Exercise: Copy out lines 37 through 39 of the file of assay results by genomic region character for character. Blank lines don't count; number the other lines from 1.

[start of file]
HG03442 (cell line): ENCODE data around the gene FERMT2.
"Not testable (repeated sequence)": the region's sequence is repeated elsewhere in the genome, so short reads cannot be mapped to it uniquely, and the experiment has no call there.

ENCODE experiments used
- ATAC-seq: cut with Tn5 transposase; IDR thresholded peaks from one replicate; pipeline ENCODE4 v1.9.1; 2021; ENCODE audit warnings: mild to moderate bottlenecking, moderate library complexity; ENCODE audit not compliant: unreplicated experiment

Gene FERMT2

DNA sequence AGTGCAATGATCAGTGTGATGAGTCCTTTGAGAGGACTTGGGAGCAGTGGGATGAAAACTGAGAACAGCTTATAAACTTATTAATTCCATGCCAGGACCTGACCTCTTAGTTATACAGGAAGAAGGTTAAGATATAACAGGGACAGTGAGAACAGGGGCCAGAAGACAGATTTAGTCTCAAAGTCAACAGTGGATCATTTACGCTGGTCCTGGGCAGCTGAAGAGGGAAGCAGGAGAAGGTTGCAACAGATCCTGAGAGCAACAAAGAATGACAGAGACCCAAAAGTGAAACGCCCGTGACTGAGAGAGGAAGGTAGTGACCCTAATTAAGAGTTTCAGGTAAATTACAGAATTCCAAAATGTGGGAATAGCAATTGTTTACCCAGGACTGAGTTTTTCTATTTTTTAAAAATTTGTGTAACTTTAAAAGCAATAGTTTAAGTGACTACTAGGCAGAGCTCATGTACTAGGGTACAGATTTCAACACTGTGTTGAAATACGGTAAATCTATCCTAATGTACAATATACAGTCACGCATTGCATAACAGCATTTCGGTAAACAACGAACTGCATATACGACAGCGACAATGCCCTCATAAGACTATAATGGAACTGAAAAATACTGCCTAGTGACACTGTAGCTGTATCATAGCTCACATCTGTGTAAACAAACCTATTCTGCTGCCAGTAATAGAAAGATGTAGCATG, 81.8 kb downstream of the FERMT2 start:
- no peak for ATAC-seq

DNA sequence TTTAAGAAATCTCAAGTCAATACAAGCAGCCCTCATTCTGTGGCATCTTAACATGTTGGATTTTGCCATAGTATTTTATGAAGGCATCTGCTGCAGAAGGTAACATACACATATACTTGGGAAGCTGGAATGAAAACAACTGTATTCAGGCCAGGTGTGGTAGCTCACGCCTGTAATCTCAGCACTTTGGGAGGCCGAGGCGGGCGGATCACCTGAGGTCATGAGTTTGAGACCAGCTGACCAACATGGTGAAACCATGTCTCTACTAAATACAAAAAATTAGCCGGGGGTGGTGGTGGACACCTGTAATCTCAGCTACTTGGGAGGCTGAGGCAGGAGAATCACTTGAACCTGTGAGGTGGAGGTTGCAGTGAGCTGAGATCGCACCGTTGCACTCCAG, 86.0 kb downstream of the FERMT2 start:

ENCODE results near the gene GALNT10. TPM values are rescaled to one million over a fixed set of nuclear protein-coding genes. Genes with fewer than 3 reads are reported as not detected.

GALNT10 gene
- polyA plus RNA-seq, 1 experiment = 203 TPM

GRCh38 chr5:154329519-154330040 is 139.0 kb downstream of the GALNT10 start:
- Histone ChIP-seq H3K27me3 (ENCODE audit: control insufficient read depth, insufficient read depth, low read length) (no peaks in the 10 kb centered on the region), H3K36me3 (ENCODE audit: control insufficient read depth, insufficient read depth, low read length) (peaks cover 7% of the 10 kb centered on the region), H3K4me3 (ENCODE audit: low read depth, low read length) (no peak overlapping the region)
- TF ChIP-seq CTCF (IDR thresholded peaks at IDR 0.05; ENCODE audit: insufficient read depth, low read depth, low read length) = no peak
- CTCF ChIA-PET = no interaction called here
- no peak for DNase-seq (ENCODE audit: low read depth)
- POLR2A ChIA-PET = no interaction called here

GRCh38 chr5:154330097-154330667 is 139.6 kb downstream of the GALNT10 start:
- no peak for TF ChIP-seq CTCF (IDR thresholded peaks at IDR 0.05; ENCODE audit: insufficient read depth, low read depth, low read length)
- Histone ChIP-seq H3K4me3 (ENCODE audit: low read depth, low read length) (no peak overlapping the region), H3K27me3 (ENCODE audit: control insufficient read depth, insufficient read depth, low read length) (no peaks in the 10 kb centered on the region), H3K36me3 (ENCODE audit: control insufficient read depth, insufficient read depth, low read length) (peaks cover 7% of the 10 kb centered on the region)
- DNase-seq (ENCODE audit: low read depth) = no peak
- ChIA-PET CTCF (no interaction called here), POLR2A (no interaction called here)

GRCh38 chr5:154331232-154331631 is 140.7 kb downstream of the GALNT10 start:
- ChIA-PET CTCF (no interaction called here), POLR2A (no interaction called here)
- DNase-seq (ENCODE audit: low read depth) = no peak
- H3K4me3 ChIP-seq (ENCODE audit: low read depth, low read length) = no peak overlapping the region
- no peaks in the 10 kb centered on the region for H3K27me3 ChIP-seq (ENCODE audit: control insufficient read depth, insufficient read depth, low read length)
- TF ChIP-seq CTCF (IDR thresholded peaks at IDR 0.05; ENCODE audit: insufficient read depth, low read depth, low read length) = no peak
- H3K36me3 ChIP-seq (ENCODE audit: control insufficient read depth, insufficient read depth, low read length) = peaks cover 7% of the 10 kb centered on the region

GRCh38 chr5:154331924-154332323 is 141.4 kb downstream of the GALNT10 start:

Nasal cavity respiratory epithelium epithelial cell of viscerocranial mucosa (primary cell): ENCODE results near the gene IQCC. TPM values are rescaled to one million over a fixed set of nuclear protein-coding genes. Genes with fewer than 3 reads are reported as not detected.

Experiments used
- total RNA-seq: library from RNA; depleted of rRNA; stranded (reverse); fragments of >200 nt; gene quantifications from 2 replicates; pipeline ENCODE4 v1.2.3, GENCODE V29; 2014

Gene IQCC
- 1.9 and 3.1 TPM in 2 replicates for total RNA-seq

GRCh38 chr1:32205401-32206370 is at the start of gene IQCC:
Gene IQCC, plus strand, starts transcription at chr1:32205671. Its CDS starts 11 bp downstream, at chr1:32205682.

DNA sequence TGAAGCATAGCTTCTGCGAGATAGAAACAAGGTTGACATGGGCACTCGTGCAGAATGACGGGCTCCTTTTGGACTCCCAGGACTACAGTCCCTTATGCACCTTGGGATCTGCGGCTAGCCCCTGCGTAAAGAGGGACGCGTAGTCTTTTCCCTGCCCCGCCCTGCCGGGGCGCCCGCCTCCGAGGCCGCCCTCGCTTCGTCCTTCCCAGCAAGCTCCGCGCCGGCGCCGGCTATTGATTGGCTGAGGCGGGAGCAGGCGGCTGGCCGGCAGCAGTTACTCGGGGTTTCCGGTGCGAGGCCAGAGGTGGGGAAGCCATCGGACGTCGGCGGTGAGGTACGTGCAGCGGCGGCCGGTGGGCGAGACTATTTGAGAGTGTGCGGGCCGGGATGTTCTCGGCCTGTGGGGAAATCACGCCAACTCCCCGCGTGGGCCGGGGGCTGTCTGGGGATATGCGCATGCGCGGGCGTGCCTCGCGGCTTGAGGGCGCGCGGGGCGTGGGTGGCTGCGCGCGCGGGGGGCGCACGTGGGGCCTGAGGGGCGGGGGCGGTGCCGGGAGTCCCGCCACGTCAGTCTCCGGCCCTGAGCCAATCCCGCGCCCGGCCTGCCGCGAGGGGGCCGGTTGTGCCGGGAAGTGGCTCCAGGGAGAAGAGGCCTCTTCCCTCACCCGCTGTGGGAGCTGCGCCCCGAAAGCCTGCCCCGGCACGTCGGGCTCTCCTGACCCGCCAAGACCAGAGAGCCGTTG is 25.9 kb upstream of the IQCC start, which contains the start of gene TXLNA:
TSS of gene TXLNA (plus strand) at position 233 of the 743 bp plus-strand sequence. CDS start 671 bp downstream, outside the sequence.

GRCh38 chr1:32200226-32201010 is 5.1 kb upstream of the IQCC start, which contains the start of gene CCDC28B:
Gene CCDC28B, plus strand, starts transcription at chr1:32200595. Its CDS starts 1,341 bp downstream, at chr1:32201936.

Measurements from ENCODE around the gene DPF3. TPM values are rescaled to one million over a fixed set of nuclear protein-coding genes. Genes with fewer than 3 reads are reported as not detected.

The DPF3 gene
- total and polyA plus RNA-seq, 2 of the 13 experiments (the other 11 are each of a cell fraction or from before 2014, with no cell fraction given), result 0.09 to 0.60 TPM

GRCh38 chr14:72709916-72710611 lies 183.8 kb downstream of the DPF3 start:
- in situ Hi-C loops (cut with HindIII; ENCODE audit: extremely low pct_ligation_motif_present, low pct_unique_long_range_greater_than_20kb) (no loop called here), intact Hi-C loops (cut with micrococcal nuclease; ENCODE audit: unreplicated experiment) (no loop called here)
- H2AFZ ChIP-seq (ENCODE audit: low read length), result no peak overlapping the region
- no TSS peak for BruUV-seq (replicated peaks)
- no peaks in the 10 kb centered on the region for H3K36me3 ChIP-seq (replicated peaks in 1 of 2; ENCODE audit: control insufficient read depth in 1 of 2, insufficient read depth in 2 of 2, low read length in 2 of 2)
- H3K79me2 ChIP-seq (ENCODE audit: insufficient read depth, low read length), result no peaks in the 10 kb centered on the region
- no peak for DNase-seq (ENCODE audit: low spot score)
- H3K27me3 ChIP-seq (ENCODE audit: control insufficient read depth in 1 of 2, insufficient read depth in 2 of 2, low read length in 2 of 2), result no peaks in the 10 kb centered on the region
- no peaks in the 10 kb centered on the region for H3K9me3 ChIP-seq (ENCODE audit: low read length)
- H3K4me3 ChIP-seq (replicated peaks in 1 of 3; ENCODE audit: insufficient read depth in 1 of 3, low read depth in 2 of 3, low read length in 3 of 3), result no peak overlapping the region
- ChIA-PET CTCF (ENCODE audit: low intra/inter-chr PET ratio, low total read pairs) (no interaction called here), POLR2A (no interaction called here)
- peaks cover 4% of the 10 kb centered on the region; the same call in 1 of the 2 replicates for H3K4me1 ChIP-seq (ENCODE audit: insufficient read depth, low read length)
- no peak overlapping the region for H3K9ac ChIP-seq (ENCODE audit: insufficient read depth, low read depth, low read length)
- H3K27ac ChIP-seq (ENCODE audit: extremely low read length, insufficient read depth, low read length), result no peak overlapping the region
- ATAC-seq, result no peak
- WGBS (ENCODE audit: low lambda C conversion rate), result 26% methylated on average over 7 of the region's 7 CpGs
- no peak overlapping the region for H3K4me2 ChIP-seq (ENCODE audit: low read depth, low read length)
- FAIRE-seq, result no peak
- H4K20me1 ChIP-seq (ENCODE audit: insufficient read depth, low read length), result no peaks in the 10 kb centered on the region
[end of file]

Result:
Gene IQCC, plus strand, starts transcription at chr1:32205671. Its CDS starts 11 bp downstream, at chr1:32205682.

DNA sequence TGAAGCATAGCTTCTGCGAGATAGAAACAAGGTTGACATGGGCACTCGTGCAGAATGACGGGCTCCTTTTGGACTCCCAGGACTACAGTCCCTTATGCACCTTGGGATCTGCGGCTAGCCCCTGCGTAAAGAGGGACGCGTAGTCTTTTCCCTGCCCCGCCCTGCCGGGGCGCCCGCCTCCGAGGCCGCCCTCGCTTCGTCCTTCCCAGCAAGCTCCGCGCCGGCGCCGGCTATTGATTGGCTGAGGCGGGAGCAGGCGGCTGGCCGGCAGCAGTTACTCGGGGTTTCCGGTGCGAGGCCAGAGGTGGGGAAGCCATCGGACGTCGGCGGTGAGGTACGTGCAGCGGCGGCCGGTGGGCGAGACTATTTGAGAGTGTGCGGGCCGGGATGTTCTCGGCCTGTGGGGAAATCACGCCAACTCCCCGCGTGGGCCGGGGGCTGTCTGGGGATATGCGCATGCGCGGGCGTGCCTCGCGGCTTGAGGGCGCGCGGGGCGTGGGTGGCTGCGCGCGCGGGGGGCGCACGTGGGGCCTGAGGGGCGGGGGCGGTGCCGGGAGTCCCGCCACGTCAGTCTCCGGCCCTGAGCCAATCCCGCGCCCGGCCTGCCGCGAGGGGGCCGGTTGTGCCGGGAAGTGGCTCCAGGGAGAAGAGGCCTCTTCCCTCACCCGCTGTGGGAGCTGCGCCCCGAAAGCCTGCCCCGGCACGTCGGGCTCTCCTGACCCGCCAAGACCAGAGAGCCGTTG is 25.9 kb upstream of the IQCC start, which contains the start of gene TXLNA:
TSS of gene TXLNA (plus strand) at position 233 of the 743 bp plus-strand sequence. CDS start 671 bp downstream, outside the sequence.